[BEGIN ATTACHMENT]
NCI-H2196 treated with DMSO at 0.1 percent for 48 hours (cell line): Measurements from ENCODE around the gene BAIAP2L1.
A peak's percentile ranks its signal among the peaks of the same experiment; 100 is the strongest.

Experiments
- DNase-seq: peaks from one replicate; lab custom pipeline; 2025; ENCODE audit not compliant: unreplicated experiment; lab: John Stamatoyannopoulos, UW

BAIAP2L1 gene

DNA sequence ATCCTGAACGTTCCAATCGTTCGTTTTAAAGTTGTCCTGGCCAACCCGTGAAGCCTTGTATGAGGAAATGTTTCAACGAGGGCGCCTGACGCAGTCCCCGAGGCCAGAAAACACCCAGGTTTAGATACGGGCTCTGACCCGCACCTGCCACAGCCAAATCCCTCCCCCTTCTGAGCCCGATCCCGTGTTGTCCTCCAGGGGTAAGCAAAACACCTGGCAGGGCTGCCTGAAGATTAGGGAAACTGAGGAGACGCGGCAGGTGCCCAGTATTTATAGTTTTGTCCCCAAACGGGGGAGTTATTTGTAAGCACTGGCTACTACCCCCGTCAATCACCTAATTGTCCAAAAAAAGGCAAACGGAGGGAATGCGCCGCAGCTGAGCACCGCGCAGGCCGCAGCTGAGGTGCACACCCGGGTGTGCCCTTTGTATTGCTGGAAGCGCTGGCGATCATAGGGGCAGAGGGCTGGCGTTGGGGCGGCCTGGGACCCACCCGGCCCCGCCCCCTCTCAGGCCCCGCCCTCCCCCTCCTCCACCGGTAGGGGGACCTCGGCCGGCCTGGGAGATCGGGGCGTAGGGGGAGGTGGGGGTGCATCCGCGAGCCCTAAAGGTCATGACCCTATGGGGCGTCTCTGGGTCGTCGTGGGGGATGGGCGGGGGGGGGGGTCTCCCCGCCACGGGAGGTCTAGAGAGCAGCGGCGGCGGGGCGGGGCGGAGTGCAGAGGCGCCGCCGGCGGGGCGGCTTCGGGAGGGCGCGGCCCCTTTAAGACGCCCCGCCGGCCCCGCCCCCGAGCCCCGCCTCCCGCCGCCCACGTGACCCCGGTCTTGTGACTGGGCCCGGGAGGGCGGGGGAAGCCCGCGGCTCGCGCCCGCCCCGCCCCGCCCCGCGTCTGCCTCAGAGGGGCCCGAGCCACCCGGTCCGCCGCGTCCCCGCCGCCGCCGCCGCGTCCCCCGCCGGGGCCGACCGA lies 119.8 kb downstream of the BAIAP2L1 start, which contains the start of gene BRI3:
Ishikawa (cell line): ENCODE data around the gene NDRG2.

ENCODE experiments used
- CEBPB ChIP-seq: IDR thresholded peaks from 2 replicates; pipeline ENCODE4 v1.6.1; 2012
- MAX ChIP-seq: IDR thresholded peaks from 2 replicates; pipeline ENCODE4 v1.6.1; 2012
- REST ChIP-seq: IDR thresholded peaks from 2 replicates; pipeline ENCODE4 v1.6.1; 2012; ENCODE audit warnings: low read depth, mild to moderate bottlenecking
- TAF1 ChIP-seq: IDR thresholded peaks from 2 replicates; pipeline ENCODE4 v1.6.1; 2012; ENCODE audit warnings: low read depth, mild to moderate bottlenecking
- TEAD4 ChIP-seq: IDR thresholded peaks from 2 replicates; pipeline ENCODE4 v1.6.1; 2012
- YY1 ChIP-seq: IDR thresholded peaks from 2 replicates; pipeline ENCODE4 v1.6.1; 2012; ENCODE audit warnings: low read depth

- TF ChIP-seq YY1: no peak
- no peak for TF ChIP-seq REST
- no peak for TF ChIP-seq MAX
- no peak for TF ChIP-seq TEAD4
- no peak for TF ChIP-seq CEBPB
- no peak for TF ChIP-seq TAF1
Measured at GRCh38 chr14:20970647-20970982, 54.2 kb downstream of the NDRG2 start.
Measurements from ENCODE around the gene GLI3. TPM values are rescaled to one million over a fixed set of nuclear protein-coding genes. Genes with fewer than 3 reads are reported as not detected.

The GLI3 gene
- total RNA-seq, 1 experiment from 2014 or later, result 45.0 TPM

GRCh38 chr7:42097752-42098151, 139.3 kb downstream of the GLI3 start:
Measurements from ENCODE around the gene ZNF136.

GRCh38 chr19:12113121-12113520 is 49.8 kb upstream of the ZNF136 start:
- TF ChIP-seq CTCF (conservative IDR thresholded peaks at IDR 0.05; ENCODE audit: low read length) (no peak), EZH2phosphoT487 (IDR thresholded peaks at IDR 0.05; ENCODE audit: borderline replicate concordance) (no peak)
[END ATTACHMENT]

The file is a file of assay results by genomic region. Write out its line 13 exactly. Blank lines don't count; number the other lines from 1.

- TEAD4 ChIP-seq: IDR thresholded peaks from 2 replicates; pipeline ENCODE4 v1.6.1; 2012